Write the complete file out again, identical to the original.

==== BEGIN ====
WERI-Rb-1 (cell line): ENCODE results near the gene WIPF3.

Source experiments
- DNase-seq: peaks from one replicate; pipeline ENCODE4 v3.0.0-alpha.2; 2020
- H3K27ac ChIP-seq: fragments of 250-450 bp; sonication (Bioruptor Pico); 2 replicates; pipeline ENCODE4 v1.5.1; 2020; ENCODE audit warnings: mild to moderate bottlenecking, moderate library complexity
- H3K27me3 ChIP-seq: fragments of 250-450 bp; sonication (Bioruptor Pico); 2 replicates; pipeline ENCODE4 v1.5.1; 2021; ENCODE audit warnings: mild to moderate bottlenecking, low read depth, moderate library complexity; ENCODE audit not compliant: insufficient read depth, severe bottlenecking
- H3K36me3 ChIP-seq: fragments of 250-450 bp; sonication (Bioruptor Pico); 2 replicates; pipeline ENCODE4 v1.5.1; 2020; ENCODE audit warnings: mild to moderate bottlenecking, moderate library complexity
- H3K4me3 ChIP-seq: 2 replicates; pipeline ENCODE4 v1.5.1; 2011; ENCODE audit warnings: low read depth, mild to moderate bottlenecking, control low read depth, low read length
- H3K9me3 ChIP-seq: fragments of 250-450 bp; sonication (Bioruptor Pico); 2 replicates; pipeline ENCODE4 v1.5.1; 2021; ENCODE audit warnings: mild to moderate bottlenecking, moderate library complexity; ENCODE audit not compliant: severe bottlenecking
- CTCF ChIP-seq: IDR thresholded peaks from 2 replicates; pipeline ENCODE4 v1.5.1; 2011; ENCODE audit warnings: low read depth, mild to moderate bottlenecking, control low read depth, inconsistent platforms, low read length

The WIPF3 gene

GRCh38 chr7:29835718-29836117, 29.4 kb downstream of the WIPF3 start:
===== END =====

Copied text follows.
WERI-Rb-1 (cell line): ENCODE results near the gene WIPF3.

Source experiments
- DNase-seq: peaks from one replicate; pipeline ENCODE4 v3.0.0-alpha.2; 2020
- H3K27ac ChIP-seq: fragments of 250-450 bp; sonication (Bioruptor Pico); 2 replicates; pipeline ENCODE4 v1.5.1; 2020; ENCODE audit warnings: mild to moderate bottlenecking, moderate library complexity
- H3K27me3 ChIP-seq: fragments of 250-450 bp; sonication (Bioruptor Pico); 2 replicates; pipeline ENCODE4 v1.5.1; 2021; ENCODE audit warnings: mild to moderate bottlenecking, low read depth, moderate library complexity; ENCODE audit not compliant: insufficient read depth, severe bottlenecking
- H3K36me3 ChIP-seq: fragments of 250-450 bp; sonication (Bioruptor Pico); 2 replicates; pipeline ENCODE4 v1.5.1; 2020; ENCODE audit warnings: mild to moderate bottlenecking, moderate library complexity
- H3K4me3 ChIP-seq: 2 replicates; pipeline ENCODE4 v1.5.1; 2011; ENCODE audit warnings: low read depth, mild to moderate bottlenecking, control low read depth, low read length
- H3K9me3 ChIP-seq: fragments of 250-450 bp; sonication (Bioruptor Pico); 2 replicates; pipeline ENCODE4 v1.5.1; 2021; ENCODE audit warnings: mild to moderate bottlenecking, moderate library complexity; ENCODE audit not compliant: severe bottlenecking
- CTCF ChIP-seq: IDR thresholded peaks from 2 replicates; pipeline ENCODE4 v1.5.1; 2011; ENCODE audit warnings: low read depth, mild to moderate bottlenecking, control low read depth, inconsistent platforms, low read length

The WIPF3 gene

GRCh38 chr7:29835718-29836117, 29.4 kb downstream of the WIPF3 start: